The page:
When the president vetoed the WRDA bill on Nov. 2, both legislative chambers vowed to push through the domestic spending bill for water projects. The first veto override of Bush's presidency was passed by a comfortable margin. Contained in a $459.3 billion defense bill that cleared both the House and Senate was $2 billion in defense spending for Louisiana, and with a late insert by U.S. Sen. Mary Landrieu, $3 billion to bail out the state's floundering Road Home.
"This is a great victory for Louisiana's recovery," Gov. Kathleen Blanco said after the House but before the Senate passed the legislation. "Today's House vote sends a message to homeowners still struggling to rebuild after hurricanes Katrina and Rita that Congress is committed to fulfilling the federal promise to Gulf Coast residents. But this is only one step towards filling the Road Home shortfall ' the Senate will consider the matter next, and I urge them and President Bush to support this critical funding to prevent the Road Home from running short."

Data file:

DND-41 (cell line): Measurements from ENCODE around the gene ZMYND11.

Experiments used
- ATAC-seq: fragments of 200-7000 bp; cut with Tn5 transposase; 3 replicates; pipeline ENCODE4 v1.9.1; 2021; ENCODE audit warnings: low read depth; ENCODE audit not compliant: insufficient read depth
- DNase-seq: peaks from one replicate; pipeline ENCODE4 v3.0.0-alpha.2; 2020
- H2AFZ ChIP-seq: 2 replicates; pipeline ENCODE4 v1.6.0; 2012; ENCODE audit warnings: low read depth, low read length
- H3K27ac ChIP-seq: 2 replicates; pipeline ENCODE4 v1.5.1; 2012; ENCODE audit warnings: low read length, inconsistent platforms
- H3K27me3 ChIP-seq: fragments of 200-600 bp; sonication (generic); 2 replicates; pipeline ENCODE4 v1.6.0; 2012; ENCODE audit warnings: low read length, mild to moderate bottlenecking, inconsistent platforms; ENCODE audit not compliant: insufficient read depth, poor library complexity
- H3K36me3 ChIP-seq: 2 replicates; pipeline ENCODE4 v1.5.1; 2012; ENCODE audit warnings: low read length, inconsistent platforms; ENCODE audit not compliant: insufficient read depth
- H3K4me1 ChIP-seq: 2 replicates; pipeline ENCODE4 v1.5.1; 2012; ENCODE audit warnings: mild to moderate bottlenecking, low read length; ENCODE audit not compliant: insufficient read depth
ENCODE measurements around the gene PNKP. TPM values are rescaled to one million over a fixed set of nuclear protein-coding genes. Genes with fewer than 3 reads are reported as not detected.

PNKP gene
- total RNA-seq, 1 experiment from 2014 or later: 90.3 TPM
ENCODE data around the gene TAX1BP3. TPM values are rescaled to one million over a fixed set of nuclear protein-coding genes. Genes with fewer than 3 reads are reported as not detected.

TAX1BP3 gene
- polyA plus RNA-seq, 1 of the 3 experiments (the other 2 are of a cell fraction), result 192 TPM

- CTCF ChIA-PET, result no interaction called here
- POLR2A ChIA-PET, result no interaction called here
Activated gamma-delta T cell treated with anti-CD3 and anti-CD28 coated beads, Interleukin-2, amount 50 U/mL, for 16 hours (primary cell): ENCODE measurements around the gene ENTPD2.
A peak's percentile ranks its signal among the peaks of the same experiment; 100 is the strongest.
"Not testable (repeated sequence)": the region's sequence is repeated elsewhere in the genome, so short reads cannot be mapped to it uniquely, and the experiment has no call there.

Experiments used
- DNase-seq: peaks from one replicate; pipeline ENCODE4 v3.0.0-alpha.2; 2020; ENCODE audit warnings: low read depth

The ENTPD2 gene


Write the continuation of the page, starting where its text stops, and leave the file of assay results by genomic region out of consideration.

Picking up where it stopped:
Gov.-elect and U.S. Rep. Bobby Jindal was in Washington for both votes. "This is a huge step," he told The Advocate. "The government has made promises to these families, and they need to keep these promises." ... VITTER'S HUSTLER NIGHTMARE No one is happier right now about the TV writers' strike than U.S. Sen. David Vitter. With late-night comics like Jay Leno and David Letterman shutting down production and airing reruns until the strike is resolved, Louisiana's junior senator is getting a temporary reprieve from being the butt of jokes for his latest return to the headlines. Hustler magazine's new issue features an explicit pictorial of Wendy Ellis, the former New Orleans prostitute who alleges Vitter regularly visited her for services in 1999. Ellis also recounts graphic details of the encounters, down to the smallest of details.
The Hustler issue hit newsstands a week after the news that Vitter could be subpoenaed by the D.C. Madam Deborah Jeane Palfrey to testify at a Nov. 28 hearing about his involvement with one of the madam's "escorts." Vitter's phone number appeared five times in the D.C. Madam's phone records between 1999 and 2001. ... LANDRIEU VOWS TO REFORM FEMA Nearly 50,000 residents in Louisiana and Texas are still living in temporary FEMA trailers that have formaldehyde, a carcinogen, in the flooring, cabinetry and wallboard. Last week, CBS News discovered, through internal e-mails, that the federal agency that still won't fully acknowledge its trailers pose a threat to residents' health has been warning its employees to stay out of the trailers.